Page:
Every Partnership Manager in every B2B tech company on the planet wants to understand how to enable their sales team. They know that if they could get their account executives and business development representatives on the train to P-town, partner-influenced revenue would skyrocket.
PSA Partnership Managers: it’s not them. I don’t want to be too aggressive by saying it’s you. Instead, I’ll suggest that perhaps there are some things you’ve missed. I know, it’s a hard pill to swallow. But, it’s fair to assume that every Strategic Alliances Manager is struggling with sales enablement because what is being missed is recurring for so many. It’s a paradox. Partnership professionals are misunderstood (as we highlight here). Also, partnership professionals misunderstand how to make their colleagues understand them. It’s a conundrum, and there’s a solution.
Before, getting directly to what sales care about, partnership managers need to get to the root of the problem. This article is not about getting to the root to the problem, but getting to the root is how you get to the solution.
Like all problems, the first step is admitting that there is a problem. You’re here. You know there’s a problem. You didn’t know, and what I blindsided you with, is that the problem-ball is in your court.
Then, you have to identify the problem. This is where things get interesting. Partnership Managers, often, have never been in Sales. Or, if they have been, they may be so removed that they have forgotten an important characteristic. Sales teams have information filters. When they receive information, if it does not touch one of three categories, it gets filtered. These categories are the three things that Sales care about. So what are they?
There’s a great win in recognizing this because Partnership Managers care about these things too. If you care about the same things, you may be wondering where the disconnect is. It's in the delivery.
The information from Partnerships to Sales is missed because Partnership Managers don't know how to get information through the Sales filter. Partnership Managers have to recognize that when Sales teams receive information, it has to be about LOD and it has to have two qualities:
There is no doubt that the information you are giving to your sales team has value. But, this is where the word enablement comes in. What do you want to enable sales to do? The information has to be actionable. If a Salesperson has to dig and sort and take time to figure out what to do with the information you gave them, they are not going to use it. Nor should they. They’re busy, and they don’t have the time or the capacity to do the digging. If you were a Salesperson with a list of accounts a mile long and 20 kilometers high, would you take the time to sort through information, or would you just keep going down the path you already knew? The latter.
To enable your sales team, partnership managers have to have a new approach. The steps are the same for each concern. I’ll give a brief overview and then break it down further to drive it home.
Partnership managers must attend Sales meetings. They have to talk about target accounts with Account Executives, and they must take all the measures necessary to understand what priorities and plans are in the works. Once you fully understand what matters to your Sales team, you can take the following steps to fuel their fire.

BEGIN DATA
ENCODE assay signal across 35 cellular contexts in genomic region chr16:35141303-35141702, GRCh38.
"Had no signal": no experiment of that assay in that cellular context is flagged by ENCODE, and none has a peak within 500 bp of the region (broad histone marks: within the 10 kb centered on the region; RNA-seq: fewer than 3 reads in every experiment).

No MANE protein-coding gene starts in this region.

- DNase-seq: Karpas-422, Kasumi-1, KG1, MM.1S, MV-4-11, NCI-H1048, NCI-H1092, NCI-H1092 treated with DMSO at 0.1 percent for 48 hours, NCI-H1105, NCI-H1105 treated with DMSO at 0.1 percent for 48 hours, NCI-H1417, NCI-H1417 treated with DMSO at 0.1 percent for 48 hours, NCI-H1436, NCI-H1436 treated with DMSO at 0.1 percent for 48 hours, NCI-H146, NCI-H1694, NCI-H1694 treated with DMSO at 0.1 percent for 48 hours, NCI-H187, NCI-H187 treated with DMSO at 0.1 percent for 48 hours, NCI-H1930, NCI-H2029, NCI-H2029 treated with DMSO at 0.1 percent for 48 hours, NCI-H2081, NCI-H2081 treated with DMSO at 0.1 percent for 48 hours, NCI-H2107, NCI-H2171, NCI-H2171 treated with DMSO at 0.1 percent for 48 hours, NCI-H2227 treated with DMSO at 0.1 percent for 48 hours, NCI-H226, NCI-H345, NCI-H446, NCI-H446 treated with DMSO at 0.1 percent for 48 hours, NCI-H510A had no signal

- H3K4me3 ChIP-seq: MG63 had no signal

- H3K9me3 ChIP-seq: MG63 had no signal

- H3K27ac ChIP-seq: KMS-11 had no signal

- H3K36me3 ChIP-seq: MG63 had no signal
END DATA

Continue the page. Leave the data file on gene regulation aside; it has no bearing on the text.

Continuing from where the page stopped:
Your ecosystem has all of the answers. It’s as simple as that. Take the list of accounts that you received from the Sales team. Open your account mapping tool. (If you’re using spreadsheets and VLOOKUP, you deserve better than that). Look at the accounts that the sales team needs help with, identify the partners that can help you.
This is the part that matters - the enablement component. When you deliver the information you discovered from your account mapping, take this three-step approach:
To simplify it, Reveal’s CEO, Simon Bouchez, also made this chart to help you map the course on the fly.
Now that you know how to get through the filter and make a mark with the sales team, there’s an extra step you can take to really hit a home run - PDA. Public Display of Attribution. Drop a line in the Slack group and say good job to Carol for leveraging the partnerships to close that deal. Get crazy and put an emoji after it. If you see Jerome in the hallway and the CRO is walking by (or even if he’s not), tell him congratulations for snagging that account that wasn’t responding before. Attribute the wins to the people who are making the wins and include their leveraging of partnerships. It makes them look (and feel) good for working interdepartmentally, and it casually expresses value in the partnerships. If you’re using the right tools (and I hope you are), you’ll be able to track partner attribution and partner-influenced deals to support that further.
The thing about Sales Enablement is that when it is done correctly—no matter how many three-step approaches are taken, it is also partnership enablement. We concern ourselves so often about having mutually beneficial deals with our partners. Still, we have to remember that we have to have mutually beneficial deals with our team as well. Sales enablement may be called “Sales,” but really, it’s revenue enablement. Because, at the end of the day, that’s what you are— revenue builders.
Learn from the most notable leaders in partnerships and alliances. For example learn how to leverage your ecosystem from Jay Mcbain, how to plan your partner program with Mike Brigman, and what to include in your KPIs with Elliott Smith.